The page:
Oslo Terror

Thousands of people laying down flowers at the church in the center of Oslo

Hi all.

It’s been a very sad week for us here in Norway, and also for people all around the world. Thank you so much for your support through this horrible ordeal. Last friday, 22/7-2011 Oslo was shocked by a huge bomb going off in the political center of Oslo. I was on my way back from a wonderful holiday when we heard the terrible news. The reporters on the radio were just shocked as their offices were only a block or two away. Nobody knew what had happened, if it was an accident or a bomb. Me and my girlfriend Siv just looked at each other and just didn’t know what to think. Then the news reported that someone was shot at political youth rally, and I just thought, this is connected somehow, wtf is happening??!

Then reports coming in were saying maybe 30 kids and youth had been shot at the island called Utøya, were the youth rally took place. I thought, at first, that this may just be panicked observations by scared witnesses. Nothing liked this has ever happened in Norway before. All day reports, videos and images were all that you could see on TV. I’ve must have watched it all two or three times, and I still couldn’t grasp the magnitude of what had happened. Then the police got control over the situation at Utøya and caught the madman who just minutes before had slaughtered maybe 10, maybe 30 kids and youth.. What a dark day in history this was…. Then the total number of dead hit us all with pure shock; 77 innocent people… Killed by one psycho-madman…

I was expecting people would be out to get him, and start riots and turn the city upside down in rage. But we live in Norway, we are all Norwegians, we all stay together, and look after one another. We will not feed hate, we will survive only together and with love and support. We saw people everywhere in Norway comforting each other, people of all walks of life. If you were in a suit or you carried all your belongings in a plastic bag, living on the streets, if you were old or a child. We all stood side by side, hugging, crying, comforting and remembering those who died in such a meaningless and tragic way…

I went to the Oslo center with my brother the day after the attack, on saturday the 23rd. My brother had his birthday on 22.July, but it wasn’t much celebrating, we had other things on our minds. As we walked around in Oslo seeing the aftermath it became clear, Oslo would never be the same again, BUT not in a bad or sad way, in a GOOD way. I saw the same connection between strangers as I had seen on the news. We all became friends, with the same thoughts in the same situation, we were all Norwegians and in mourning of the massive loss our country and it’s people had just experienced. So good to see all people coming together like this. However, I will NEVER forget that silence walking around in Oslo that day…..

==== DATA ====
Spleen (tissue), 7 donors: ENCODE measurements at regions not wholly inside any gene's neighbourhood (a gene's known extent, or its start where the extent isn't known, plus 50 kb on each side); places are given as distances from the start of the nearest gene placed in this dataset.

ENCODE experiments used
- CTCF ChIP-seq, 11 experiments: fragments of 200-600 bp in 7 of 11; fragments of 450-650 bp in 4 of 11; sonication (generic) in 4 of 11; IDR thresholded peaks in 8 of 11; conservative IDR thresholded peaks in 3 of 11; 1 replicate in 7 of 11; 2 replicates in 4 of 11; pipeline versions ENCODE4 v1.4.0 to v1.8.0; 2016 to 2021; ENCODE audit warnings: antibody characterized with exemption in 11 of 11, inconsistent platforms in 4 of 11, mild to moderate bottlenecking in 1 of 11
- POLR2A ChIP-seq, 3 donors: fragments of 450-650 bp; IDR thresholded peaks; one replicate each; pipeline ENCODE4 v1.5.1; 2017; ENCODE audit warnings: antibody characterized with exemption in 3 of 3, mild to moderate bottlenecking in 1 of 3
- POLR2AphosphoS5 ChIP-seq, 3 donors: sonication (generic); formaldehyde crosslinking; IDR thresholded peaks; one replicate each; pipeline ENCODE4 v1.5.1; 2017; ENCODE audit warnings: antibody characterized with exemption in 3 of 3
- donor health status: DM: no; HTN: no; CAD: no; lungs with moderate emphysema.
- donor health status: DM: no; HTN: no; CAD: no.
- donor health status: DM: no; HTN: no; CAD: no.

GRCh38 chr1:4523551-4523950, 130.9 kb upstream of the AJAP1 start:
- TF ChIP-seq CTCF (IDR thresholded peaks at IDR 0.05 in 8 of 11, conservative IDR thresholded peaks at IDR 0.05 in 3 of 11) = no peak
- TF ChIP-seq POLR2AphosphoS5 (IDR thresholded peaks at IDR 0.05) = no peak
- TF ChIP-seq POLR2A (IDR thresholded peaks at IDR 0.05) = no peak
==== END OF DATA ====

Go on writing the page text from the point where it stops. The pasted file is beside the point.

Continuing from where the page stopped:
On a final word I’ll quote a Norwegian girl who were interviewed by CNN : “If one man can show this much hate, think of all the love we can all can show together”

Below a few images from my walk around the city

The city covered in Roses.

200.000 people left their roses all over Oslo.

Flag

Love

Flowers

Windows blown

Showing the love

Broken glass everywhere

Cleaning up

A tired young Sgt resting.

TS-E 17mm f4 L, Tilt-Shift!

Does this look weird to you too?

So, my brand new Tilt-Shift lens is finally in my hands! More specific the Canon TS-E 17mm f4 L. I haven’t gotten the chance to use it all that much, but have tried it for a few days now. It’s surprisingly easy to use, with super-smooth control-knobs. However, this is not a lens you buy when you’re tired of your kit-lens. This one is MF (manual focus) only, it’s slow at max aperture of f4, it isn’t weathersealed, it doesn’t take any kind of filters and it costs more than you wanna know. So why would you buy it? Simple, it does things you can never do with any other lens, as this is the currently widest TS-lens you can get.

What does it do then? Well, it allows you to shift and tilt, well duh!! What that means is if you want to shoot a building thats quite high and you are on ground level, you can take your 10-20mm and shoot upwards to include the whole building, but then you’ll have converging lines, which make the building look like it’s falling over. This can be corrected with a TS lens. Simply point the camera directly ahead, now the walls of the building are parallell, and you have included only half of the building and a lot of the street infront of you, now here’s the magic, just turn the shift-knob so that the lens move upwards, camera in the same position and suddenly it looks like you have taken the photo from way above ground (the middle of the buliding) making the lines still parallell, but including the whole buliding in the picture. This is a fantastic tool for architecture and landscape photography!

Here’s and example, maybe it’s not very obvious (which I love), but in this image I’m pointing the camera up to get rid of the ground in front of the bulding, which normally would cause the sides of the building to converge. I applied some upwards shift to correct that. It’s a 5 shot handheld HDR image.

Besides that there is the Tilt-function, which is to make the most of the dof (depth of field) available. For example, you do have a lot of depth even wide open at f4 @ 17mm, but by tilting the lens upward, you can get much less depth which is useful for making only one part of the image or one subject in sharp focus while other intruding things will be blurred out. Do not excpect the TS-E 17mm f4 L to give you any way near the shallow depth of other fast Canon-primes like the 85 L, but it gives shallow enough depth for it to be very useful when used correctly. The other side to this is when you tilt the lens downwards, which does the opposite, increase apparent dof, which means you can shoot at wider apertures (preferably the sweetspot between f8-f11) and still have a dof that stretches from nearest to farthest subject in the image. This is very useful for landscape when you would normally need to stop down to f22 to have enough depth, but that will result in a large drop in sharpness due to diffraction.

Another unique feature of this particular lens is that it can rotate the tilt and shift adjustments independently of each other, which means that you can put the focus plane pretty much where you want to. This takes some practice, and is one of the things that you need to read about and really understand to use effectively. And to be honest, I have scratched the surface, but it will take some more practice to get proper hang of it. And how on earth people knew how much and when and were to combine the three functions of a Tilt-Shift lens without the blessing of LV (LiveView) in digital cameras is beyond me! You can use a bunch of math-formulas to calculate this stuff, but I wanna take some pictures, not do math, so I’ll just use LV and try it out!